After making another long trip back across the continent, Boston Bruins coach Claude Julien was intent on travelling the high road.
But he couldn't resist lobbing a shot back at Roberto Luongo when asked multiple times about the words the Vancouver Canucks goalie had about Tim Thomas following Game 5 in the Stanley Cup final.
"Let's put it this way, I don't think Timmy is going to make much of the comment," Julien said Saturday at TD Garden. "I think you guys are making more of it than Timmy will. Either way, his stats are proof itself. He's given up six goals in five games. The guy that made the comment, I'm not quite sure how many he let in.
"I think you guys have a good idea, so I don't think he's going to lose sleep over it."
Luongo has allowed 14 goals in the series compared to the six by Thomas, but suggested after Friday's 1-0 win that he would have stopped the only shot that beat his counterpart.
Prior to boarding a plane bound for Boston on Saturday morning, the Canucks goaltender didn't back down from his statement.
"I said also he might make some saves that I don't," said Luongo. "I was just saying, on that particular play, I would have played it different. That's the difference between me and him.
"I have been pumping his tires ever since the series started. I haven't heard one nice thing he had to say about me. That's the way it is."
The series has featured plenty of bad blood - not to mention incidents of diving, taunting and even biting.
That's one of the main reasons Julien was reluctant to address Luongo's comments about Thomas. With the Bruins trailing 3-2 heading into a must-win Game 6 on Monday, he's got bigger concerns than engaging in a war of words through the media.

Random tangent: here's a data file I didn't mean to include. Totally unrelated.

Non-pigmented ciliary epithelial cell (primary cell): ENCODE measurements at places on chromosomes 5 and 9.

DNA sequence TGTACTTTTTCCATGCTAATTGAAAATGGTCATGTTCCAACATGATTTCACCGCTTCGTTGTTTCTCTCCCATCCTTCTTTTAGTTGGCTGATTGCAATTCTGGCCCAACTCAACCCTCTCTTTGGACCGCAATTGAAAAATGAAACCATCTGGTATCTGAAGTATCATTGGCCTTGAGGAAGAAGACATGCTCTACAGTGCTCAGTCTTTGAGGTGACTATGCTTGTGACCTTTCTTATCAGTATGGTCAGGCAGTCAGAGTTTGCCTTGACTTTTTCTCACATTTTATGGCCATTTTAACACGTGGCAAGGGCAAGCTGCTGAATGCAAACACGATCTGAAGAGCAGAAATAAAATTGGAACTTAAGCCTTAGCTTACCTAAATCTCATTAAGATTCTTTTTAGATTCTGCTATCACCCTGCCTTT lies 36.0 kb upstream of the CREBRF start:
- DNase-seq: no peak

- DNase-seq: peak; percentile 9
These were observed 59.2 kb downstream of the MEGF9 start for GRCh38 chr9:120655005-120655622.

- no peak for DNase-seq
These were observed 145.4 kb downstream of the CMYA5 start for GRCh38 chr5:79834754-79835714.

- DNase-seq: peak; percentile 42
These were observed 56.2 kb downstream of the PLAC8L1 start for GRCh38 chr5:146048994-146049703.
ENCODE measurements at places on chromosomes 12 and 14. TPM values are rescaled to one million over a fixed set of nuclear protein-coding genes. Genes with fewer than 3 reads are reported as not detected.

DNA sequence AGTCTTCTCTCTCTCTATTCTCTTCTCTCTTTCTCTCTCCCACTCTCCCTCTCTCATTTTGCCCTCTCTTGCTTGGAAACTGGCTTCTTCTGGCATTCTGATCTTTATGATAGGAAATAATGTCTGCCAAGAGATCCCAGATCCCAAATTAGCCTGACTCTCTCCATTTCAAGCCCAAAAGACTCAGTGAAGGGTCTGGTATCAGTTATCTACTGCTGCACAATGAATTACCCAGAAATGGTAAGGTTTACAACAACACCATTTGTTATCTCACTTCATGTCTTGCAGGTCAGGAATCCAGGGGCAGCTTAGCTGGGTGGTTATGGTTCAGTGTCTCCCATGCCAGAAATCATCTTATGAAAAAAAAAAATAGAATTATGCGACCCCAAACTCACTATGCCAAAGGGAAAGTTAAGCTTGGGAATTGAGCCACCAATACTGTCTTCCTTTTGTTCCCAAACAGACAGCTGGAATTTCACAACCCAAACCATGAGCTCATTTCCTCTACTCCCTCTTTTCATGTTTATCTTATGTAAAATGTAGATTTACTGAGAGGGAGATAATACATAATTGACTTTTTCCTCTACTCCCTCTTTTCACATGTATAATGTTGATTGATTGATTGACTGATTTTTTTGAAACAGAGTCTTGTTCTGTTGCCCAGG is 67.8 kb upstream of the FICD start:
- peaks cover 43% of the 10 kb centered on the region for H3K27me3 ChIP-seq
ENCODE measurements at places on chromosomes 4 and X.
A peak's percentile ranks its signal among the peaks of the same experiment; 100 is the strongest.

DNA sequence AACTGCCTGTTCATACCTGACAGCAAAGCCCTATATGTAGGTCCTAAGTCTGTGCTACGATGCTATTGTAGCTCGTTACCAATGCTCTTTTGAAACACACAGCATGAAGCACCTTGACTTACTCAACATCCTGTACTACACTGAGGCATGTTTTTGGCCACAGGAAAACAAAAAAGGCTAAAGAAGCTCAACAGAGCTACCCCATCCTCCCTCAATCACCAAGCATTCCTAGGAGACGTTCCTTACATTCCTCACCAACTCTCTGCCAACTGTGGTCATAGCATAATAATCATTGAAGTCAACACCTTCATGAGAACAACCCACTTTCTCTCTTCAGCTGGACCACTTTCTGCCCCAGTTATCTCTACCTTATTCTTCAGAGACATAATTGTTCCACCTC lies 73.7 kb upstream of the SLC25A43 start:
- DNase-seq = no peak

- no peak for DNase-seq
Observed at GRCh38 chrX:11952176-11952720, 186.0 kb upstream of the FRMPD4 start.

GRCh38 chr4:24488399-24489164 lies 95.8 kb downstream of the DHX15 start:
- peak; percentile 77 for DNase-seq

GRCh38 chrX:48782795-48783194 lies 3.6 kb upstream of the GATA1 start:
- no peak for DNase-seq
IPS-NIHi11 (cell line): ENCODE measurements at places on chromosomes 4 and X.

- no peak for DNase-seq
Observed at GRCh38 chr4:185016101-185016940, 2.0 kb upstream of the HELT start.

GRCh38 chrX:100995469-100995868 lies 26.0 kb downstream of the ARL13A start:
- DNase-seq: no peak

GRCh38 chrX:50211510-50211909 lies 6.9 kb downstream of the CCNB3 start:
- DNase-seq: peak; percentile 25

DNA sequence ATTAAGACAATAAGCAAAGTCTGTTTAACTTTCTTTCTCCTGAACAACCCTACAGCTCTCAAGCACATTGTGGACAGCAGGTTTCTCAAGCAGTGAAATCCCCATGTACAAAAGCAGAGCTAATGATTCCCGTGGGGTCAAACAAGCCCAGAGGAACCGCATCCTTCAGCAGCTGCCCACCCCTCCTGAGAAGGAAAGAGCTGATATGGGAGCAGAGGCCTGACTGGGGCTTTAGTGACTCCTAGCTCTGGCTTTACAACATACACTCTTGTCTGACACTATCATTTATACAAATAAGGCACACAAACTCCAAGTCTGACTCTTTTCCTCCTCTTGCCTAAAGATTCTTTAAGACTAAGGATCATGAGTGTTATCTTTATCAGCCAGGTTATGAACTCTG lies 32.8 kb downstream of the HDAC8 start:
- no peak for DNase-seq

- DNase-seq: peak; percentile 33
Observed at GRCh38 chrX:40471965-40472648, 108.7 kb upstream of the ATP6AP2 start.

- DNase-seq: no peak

"To be honest with you, this series has been a lot about that," said Julien. "I know you guys are probably loving it, but we're down to the wire here and have to focus on our game and what it means a lot more than what is being said. Everybody is entitled to their opinion. Anybody can say what they want.
"Right now my focus is on getting this team back in this series."
The Bruins rarely seem to do things the easy way. They'll be facing elimination for the third time this spring and are hoping to force their third Game 7 of these playoffs.
The home team has won every game so far in the series, but there's no bigger home game than the one Boston will face on Monday.
"It's about going out and playing the game and having a solid head on your shoulders to do it the right way," said defenceman Andrew Ference. "It's not about having any magic potion or anything like that. It's just about doing the job that you have been practising the whole year to do."
Boston and Vancouver criss-crossed the continent twice in 72 hours to play Game 5 and are currently playing the Stanley Cup final with the largest amount of travel in modern history. On Saturday, the Bruins arrived home from the 5,000-kilometre trip to rain and bleak headlines about their current situation.
"Zero Hour," blared the Boston Herald sports section.
One positive for the Bruins is that they played their best hockey in front of the rocking home crowd at TD Garden, outscoring Vancouver 12-1 in Games 3 and 4. Julien is looking for the team to produce the same kind of emotional all-out performance at home again.
"Right now the smaller picture is the most important thing and that's to make sure that we create a Game 7 by playing extremely well here in our own building and to look any further than that would be a big mistake on our part," said Julien.
The Stanley Cup will be in the building - all polished and ready for presentation. The Bruins intend to block out any thoughts of the trophy being so close.
"At this point, you just don't think about it," said forward Brad Marchand. "We're in a position where we can't win it next game anyways. We have to make sure we don't worry about that."
They're also looking to ignore anything said from the other side.
"The series is 3-2 so we're going to have to focus on Game 6 and having success back at here at home," said forward Shawn Thornton. "The rest of the numbers and all of the other stuff goes right out the window. It's all about wins and losses this time of year."
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